# Is it okay to add error bars into a histogram plot?

• tryingtolearn1
In summary, the error bars were produced by taking the Poisson of the counts, i.e. if N are the counts the error bars was ##\sqrt{N}##.
tryingtolearn1
Homework Statement
Is it okay to include error bars in a histogram plot?
Relevant Equations
None
I made a histogram based off a dataset and I calculated the uncertainty of the measurements and I included the error bars into my histogram. Is that okay? I am asking because I never seen error bars included with a histogram. I have included an image of my histogram below:

#### Attachments

• 550mV.png
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Most histograms are of exactly known numbers, so no error bars.
Please describe how you arrived at these error bars.

Hi,

I would say yes.
When I look at the picture a few other things strike me:
The red dots have no function (and are not in the legend)
Names in legend are rather meaningless ('histogram'?, 'best fit curve'?)
Y axis is anything but Events/Bins
The title discriminator threshold doesn't seem to apply to the picture but to be some experimental setting
##\chi^2_r =1.0## always makes me suspicious (not paranoid, just experienced... )

##\ ##

DaveE
Unless you are specifically required to do otherwise, you might consider not using a histogram at all - just the data-points/error-bars plus the best-fit curve.

If the graph is known to represent some sort of exponential process, a more useful approach might be to make a graph with ln (natural logarithm) of the 'y-axis' values. This should give a straight line where the gradient will have a physical meaning. (If you plot such a graph, then using a histogram would be inappropriate IMO.)

tryingtolearn1 and DaveE
I agree with @Steve4Physics. A good graph should contain lots of information in a simple self-explanatory manner: making a good one requires some visual design. The histogram format adds nothing. Also the box telling us that the error bars are error bars is superfluous...

tryingtolearn1 and DaveE
Steve4Physics said:
Unless you are specifically required to do otherwise, you might consider not using a histogram at all - just the data-points/error-bars plus the best-fit curve.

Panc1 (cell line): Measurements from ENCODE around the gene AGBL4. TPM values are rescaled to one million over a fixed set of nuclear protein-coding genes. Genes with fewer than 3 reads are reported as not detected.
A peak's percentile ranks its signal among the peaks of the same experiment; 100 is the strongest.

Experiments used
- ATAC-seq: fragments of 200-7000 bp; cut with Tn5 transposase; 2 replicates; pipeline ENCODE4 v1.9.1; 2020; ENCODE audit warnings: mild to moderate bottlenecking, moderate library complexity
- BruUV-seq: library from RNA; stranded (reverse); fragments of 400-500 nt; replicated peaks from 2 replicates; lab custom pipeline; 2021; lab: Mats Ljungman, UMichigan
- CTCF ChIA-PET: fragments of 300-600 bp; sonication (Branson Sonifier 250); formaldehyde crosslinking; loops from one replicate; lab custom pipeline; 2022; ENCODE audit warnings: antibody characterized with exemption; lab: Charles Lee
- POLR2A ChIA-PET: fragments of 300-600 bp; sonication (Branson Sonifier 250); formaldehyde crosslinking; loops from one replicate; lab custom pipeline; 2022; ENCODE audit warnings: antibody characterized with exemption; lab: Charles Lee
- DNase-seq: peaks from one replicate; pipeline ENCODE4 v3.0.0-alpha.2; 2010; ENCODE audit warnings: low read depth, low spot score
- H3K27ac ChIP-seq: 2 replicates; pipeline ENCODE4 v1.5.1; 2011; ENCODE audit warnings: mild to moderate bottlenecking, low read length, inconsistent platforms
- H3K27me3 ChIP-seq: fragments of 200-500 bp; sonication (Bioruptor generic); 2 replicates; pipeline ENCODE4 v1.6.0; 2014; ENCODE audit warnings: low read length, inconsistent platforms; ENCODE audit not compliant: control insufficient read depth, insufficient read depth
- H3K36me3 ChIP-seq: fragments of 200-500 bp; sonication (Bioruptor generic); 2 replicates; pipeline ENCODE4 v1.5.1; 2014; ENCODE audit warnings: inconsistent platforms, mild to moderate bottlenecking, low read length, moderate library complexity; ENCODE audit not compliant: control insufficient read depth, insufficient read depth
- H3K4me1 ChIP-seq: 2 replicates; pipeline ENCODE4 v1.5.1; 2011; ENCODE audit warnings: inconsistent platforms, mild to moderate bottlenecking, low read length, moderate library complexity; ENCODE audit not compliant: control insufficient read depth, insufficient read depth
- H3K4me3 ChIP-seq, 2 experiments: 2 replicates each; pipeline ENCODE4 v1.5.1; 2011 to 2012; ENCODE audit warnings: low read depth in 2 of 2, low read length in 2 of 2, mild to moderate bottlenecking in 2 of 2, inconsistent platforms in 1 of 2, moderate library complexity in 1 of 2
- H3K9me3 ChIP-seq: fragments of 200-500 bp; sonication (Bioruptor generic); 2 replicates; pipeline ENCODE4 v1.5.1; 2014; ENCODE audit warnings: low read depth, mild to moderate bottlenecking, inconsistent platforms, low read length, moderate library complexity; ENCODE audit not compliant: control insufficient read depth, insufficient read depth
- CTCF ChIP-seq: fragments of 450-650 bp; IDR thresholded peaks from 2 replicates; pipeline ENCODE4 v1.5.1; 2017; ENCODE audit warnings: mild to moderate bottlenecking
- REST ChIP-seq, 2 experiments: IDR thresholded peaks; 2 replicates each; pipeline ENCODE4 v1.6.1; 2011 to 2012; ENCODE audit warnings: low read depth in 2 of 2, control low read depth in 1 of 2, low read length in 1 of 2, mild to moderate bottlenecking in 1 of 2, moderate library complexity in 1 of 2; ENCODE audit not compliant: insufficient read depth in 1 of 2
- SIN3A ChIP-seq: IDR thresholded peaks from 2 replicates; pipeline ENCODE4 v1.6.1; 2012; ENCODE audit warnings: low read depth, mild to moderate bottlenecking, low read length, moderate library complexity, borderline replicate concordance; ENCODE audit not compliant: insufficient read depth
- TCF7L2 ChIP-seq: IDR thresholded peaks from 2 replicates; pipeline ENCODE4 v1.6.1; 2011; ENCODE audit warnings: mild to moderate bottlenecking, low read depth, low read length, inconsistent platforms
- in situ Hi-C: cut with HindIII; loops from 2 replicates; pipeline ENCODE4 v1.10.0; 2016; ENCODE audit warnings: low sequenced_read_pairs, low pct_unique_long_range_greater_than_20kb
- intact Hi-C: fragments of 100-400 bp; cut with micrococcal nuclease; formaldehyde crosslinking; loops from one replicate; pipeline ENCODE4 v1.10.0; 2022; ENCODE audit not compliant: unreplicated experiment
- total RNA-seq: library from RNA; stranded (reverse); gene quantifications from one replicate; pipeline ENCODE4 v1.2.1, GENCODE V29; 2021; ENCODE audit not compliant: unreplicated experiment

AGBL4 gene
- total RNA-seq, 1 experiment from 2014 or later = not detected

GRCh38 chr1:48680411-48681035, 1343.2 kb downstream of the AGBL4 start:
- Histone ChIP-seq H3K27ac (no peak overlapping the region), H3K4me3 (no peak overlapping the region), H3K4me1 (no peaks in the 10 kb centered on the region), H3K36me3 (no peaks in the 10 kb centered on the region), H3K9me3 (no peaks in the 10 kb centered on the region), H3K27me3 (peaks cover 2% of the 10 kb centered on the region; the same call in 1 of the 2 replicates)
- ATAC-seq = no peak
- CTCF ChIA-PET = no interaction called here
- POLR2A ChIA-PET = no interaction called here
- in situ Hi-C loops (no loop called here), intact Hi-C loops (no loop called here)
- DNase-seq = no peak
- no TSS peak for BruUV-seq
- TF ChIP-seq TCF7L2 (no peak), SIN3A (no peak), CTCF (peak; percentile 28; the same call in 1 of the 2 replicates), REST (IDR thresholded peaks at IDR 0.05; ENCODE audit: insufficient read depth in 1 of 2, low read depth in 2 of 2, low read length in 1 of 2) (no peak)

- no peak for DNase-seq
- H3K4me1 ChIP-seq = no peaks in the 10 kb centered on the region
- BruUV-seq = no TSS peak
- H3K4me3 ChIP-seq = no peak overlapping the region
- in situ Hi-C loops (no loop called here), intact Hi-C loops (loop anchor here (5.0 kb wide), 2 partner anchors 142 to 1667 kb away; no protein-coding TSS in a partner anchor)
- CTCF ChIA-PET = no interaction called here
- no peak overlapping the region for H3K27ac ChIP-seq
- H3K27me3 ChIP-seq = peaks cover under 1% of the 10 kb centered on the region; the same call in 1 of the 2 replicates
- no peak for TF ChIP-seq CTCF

In general, it is not an open choice. Histograms are normally used when there is a single undifferentiated list of numbers. There are no (x,y) pairs from which to plot a graph.
That's why I asked how the errors bars are derived. There is not usually any basis for such in a histogram.
We need need more background from @tryingtolearn1.

Steve4Physics and hutchphd
haruspex said:
Most histograms are of exactly known numbers, so no error bars.
Please describe how you arrived at these error bars.
The error bars were produced by taking the Poisson of the counts, i.e. if N are the counts the error bars was ##\sqrt{N}##.
BvU said:
Hi,

I would say yes.
When I look at the picture a few other things strike me:
The red dots have no function (and are not in the legend)
Names in legend are rather meaningless ('histogram'?, 'best fit curve'?)
Y axis is anything but Events/Bins
The title discriminator threshold doesn't seem to apply to the picture but to be some experimental setting
##\chi^2_r =1.0## always makes me suspicious (not paranoid, just experienced... )

##\ ##
Thanks I will modify my plot based off these suggestions

Last edited:
Dale
haruspex said:
In general, it is not an open choice. Histograms are normally used when there is a single undifferentiated list of numbers. There are no (x,y) pairs from which to plot a graph.
That's why I asked how the errors bars are derived. There is not usually any basis for such in a histogram.
We need need more background from @tryingtolearn1.
I was able to find a lab report similar to mine that illustrates the usage better. If you look at page 3, in this link: https://sites.fas.harvard.edu/~phys191r/References/b4/Coan2006.pdf